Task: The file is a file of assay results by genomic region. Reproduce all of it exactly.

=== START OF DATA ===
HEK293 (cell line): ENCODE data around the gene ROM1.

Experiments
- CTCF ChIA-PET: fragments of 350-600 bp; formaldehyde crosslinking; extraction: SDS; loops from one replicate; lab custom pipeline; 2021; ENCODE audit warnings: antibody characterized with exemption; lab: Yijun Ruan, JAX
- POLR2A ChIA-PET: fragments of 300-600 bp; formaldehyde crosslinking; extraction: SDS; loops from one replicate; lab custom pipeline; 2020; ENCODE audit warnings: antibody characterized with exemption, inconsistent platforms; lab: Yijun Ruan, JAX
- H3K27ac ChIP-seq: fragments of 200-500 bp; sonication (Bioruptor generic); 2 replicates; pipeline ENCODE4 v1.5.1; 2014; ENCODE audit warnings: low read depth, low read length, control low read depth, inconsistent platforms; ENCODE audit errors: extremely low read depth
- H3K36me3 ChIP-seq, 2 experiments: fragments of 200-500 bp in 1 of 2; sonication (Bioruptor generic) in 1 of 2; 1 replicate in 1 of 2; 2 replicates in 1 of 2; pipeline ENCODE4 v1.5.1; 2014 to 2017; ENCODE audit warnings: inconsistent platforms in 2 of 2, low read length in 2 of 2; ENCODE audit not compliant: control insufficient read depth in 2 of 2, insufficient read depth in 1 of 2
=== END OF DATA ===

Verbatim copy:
HEK293 (cell line): ENCODE data around the gene ROM1.

Experiments
- CTCF ChIA-PET: fragments of 350-600 bp; formaldehyde crosslinking; extraction: SDS; loops from one replicate; lab custom pipeline; 2021; ENCODE audit warnings: antibody characterized with exemption; lab: Yijun Ruan, JAX
- POLR2A ChIA-PET: fragments of 300-600 bp; formaldehyde crosslinking; extraction: SDS; loops from one replicate; lab custom pipeline; 2020; ENCODE audit warnings: antibody characterized with exemption, inconsistent platforms; lab: Yijun Ruan, JAX
- H3K27ac ChIP-seq: fragments of 200-500 bp; sonication (Bioruptor generic); 2 replicates; pipeline ENCODE4 v1.5.1; 2014; ENCODE audit warnings: low read depth, low read length, control low read depth, inconsistent platforms; ENCODE audit errors: extremely low read depth
- H3K36me3 ChIP-seq, 2 experiments: fragments of 200-500 bp in 1 of 2; sonication (Bioruptor generic) in 1 of 2; 1 replicate in 1 of 2; 2 replicates in 1 of 2; pipeline ENCODE4 v1.5.1; 2014 to 2017; ENCODE audit warnings: inconsistent platforms in 2 of 2, low read length in 2 of 2; ENCODE audit not compliant: control insufficient read depth in 2 of 2, insufficient read depth in 1 of 2